Remember, your license will only work with the correct version of Windows–if your license is for 64-bit Windows 10 Pro, you can’t install 32-bit Windows 10 Home with it, so ensure your selections here match what’s listed on your product key.
Next, select whether you want the tool to create a bootable USB flash drive with the installation media, or just create an ISO file that you can use or burn to a DVD later. We’re going with the ISO file in this example, but the process is much the same either way. If you go with the USB option, you’ll need to provide a USB drive with at least 3 GB of space. Also, the USB drive will be formatted during the process, so make sure there’s nothing on it you need. Select the option you want and then click “Next.”
Choose a place to save the finished ISO file (or point the tool toward the right USB drive if that’s the option you chose).
At this point, the Media Creation Tool will begin downloading the files and assembling your ISO, which can take a fair bit of time depending on your internet connection. When it’s finished, you can click “Open DVD Burner” if you want to go ahead and create a disc or just click Finish if you don’t want to make a disc right now.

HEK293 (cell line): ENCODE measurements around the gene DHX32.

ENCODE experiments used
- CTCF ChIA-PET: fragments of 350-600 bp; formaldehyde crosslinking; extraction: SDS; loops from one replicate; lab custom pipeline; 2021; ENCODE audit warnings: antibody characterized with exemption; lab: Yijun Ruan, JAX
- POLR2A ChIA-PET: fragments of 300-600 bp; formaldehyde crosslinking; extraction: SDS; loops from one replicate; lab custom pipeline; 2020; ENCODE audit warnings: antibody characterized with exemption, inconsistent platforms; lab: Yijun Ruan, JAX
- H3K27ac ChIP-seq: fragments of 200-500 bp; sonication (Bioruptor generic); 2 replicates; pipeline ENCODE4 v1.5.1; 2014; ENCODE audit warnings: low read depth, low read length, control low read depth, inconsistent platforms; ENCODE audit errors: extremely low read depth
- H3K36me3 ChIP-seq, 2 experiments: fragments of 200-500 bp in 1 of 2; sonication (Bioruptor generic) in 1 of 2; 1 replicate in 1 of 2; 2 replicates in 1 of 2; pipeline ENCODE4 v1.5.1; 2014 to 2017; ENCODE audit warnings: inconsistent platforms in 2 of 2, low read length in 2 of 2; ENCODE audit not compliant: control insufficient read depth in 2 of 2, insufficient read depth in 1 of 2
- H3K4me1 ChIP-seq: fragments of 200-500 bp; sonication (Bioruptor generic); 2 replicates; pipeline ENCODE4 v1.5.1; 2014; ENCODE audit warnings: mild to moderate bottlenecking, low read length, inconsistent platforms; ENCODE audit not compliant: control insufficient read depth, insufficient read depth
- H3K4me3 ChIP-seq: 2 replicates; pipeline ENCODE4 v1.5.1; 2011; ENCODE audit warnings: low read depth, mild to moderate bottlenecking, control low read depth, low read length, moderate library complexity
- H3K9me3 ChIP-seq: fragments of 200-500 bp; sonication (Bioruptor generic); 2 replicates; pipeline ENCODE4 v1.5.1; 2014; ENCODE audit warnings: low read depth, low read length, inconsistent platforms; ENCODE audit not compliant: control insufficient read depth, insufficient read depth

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Now that you have your new ISO saved, you’re ready to make use of it however you see fit. You could go ahead and perform a clean installation of Windows (which technically you don’t even need a product key to do), use the ISO to create a virtual machine, or just save it for when you need it down the road.
Download the Windows 7 SP1 ISO Directly From Microsoft’s Website
Update, 4/20/22: Microsoft no longer offers Windows 7 ISO files for download. The page where you could download these files now contains information about how support has ended for Windows 7. We recommend downloading a modern version of Windows that’s still getting security updates. We do not recommend downloading a Windows 7 ISO from a non-Microsoft source, as third-party downloads may contain malware. Exercise extreme caution if you do so.
Microsoft makes the Windows 7 SP1 ISO available for direct download through their site. The only catch is that you’ll need a valid product key in order to download the file–and OEM keys (like the one that came on a sticker under your laptop) won’t work. If that’s you, proceed to the next section.
If you do have a valid retail key, head to the Windows 7 download page, enter your product key, and click “Verify” to start the download process.
After your product key is verified, select the product language you want to download and then click “Confirm.”
Next, choose whether you want the 32-bit or 64-bit version of Windows 7. When you click whichever version you want, the download will begin. Note that download links generated by the site are only valid for 24 hours. Of course, you could always come back and walk through the verification and selection process again to generate new links.
After downloading the ISO file, you can burn it to a DVD by right-clicking it in Windows Explorer and selecting “Burn disc image” to burn it to a disc. If you want to install Windows 7 from a USB drive, the best way is to use the Windows 7 USB/DVD Download Tool to put that ISO file onto a USB drive.